Dimensional weight, also called DIM weight, is a pricing technique used for commercial freight transfer, including courier and postal services.

Since space on a delivery truck is limited, dimensional weight takes into account package density to determine shipping rates. Freight carriers calculate shipping charges based on whichever number is greater: the actual weight of the package or its calculated dimensional weight.

Within ShipBob pricing, when the dimensional weight is greater than the actual weight, the dimensional weight is used instead of the package's actual weight.

How to calculate dom weight?

Important notes

US Shipments (US to the US)

(L x W x H)/166

When estimating actual weight, don't forget to include dunnage and packaging materials.

All orders 16 oz or greater, will be subjected to dimensional weight.

Non-US Shipments

(L x W x H)/139

When estimating actual weight, don't forget to include dunnage and packaging materials.

  • This section includes all orders that don't ship within the US. (e.g. Canada to Canada).

  • All non-us shipments will be subjected to dimensional weight (regardless of weight)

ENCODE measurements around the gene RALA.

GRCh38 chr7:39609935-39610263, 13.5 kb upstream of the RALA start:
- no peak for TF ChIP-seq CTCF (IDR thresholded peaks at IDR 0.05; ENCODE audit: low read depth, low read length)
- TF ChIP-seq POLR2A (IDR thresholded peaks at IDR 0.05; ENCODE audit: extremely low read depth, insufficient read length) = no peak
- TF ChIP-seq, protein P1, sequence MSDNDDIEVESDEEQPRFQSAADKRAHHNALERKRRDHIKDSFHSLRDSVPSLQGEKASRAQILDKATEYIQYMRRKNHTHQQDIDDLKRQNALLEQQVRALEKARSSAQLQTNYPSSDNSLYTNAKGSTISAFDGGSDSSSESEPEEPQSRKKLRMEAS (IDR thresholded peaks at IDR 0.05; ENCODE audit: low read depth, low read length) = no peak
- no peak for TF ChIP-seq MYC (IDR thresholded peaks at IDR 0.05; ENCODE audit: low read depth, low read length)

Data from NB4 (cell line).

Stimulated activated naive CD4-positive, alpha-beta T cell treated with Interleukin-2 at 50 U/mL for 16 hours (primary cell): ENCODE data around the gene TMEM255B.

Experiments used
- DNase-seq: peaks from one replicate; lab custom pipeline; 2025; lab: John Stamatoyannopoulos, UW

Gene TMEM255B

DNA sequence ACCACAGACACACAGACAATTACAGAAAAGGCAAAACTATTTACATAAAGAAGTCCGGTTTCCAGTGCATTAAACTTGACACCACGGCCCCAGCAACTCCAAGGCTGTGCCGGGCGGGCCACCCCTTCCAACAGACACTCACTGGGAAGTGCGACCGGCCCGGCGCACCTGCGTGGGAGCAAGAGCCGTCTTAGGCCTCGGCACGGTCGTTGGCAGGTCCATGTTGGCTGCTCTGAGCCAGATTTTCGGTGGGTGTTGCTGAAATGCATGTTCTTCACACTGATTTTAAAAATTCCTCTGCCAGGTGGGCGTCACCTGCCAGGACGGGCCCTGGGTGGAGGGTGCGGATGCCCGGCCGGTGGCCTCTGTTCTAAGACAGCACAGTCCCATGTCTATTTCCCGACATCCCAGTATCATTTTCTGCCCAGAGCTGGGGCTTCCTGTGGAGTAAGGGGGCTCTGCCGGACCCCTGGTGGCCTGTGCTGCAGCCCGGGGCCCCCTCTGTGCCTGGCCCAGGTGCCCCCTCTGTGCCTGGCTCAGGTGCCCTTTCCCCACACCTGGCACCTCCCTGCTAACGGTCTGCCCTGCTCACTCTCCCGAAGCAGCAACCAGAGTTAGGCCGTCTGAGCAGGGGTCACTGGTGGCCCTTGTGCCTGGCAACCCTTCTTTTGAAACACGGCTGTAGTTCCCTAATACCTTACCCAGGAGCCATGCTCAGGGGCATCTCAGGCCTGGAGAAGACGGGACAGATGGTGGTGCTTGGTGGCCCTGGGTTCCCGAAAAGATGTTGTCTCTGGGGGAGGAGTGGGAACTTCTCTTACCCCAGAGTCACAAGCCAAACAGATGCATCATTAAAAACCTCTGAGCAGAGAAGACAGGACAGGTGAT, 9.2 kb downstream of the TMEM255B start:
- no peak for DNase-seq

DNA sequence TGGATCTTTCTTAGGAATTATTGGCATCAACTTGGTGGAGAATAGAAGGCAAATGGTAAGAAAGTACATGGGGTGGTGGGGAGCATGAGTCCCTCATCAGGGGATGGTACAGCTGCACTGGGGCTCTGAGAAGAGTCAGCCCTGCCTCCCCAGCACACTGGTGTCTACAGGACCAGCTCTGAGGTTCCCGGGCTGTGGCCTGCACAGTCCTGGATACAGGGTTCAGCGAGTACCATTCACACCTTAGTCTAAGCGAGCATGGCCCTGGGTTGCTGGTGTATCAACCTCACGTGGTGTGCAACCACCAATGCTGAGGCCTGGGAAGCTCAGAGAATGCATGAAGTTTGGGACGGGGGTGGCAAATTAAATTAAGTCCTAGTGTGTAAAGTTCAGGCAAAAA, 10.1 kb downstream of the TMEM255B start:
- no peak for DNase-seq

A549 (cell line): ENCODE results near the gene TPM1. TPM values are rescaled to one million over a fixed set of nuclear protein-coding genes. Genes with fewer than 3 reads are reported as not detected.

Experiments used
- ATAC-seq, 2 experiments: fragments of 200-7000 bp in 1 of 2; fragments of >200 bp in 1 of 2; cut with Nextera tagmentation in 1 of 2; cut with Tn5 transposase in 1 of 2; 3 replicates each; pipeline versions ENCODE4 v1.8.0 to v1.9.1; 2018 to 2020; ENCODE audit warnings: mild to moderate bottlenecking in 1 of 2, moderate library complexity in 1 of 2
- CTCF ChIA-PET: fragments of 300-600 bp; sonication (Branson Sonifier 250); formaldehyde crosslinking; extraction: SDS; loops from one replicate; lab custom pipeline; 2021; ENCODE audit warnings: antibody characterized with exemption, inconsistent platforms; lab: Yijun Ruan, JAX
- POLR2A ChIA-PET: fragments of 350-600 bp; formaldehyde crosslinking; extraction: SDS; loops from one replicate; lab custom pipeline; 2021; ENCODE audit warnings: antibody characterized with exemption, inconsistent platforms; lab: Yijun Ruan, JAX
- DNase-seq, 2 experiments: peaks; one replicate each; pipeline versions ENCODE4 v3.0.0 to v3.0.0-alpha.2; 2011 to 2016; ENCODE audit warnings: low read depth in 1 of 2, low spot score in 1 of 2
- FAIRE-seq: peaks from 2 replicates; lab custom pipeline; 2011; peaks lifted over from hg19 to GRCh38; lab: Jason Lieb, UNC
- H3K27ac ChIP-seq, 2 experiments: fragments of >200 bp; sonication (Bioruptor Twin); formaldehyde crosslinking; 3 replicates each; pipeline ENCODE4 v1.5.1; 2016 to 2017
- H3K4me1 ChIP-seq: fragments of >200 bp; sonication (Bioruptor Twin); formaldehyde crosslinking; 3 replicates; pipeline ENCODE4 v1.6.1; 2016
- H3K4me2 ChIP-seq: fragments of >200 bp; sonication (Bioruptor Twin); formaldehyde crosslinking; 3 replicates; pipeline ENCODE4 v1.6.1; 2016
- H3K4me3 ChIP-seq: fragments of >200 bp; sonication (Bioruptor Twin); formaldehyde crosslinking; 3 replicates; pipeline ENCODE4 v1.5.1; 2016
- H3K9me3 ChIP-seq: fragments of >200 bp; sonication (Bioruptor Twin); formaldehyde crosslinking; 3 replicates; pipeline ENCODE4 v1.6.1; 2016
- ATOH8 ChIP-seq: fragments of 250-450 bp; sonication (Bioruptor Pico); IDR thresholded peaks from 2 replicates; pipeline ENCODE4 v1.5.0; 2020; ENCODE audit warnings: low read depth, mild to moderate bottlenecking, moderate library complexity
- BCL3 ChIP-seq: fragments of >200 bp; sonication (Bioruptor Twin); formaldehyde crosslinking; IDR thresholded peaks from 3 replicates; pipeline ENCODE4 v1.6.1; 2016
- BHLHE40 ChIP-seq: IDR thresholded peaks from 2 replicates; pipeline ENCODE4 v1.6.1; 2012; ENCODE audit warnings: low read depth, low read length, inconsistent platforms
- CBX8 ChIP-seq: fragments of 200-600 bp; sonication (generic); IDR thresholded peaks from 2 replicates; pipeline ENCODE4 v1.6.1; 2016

If you have any questions about what your divisor is, please consult your Account Manager or our merchant care team.


Steps to calculate dimensional weight

1. Measure the length, width, and height of a package, using the longest point on each side. These measurements should take into account any bulges or misshapen sides, as irregularities can incur special handling fees if not incorporated into the initial calculations for dimensional weight.

2. When calculating dimensional weight, most shipping carriers request that you round up to the nearest whole number.

3. Next, multiply those dimensions to get the cubic size of the package. For example, if your package is 24 inches by 24 inches by 24 inches, your package size is the product of these three measurements multiplied: 13,824 cubic inches.

4. Finally, the cubic size of the package is divided by a dimensional factor, also called a DIM divisor. DIM divisors are numbers set by the major freight carriers, such as UPS and FedEx. These factors represent cubic inches per pound.

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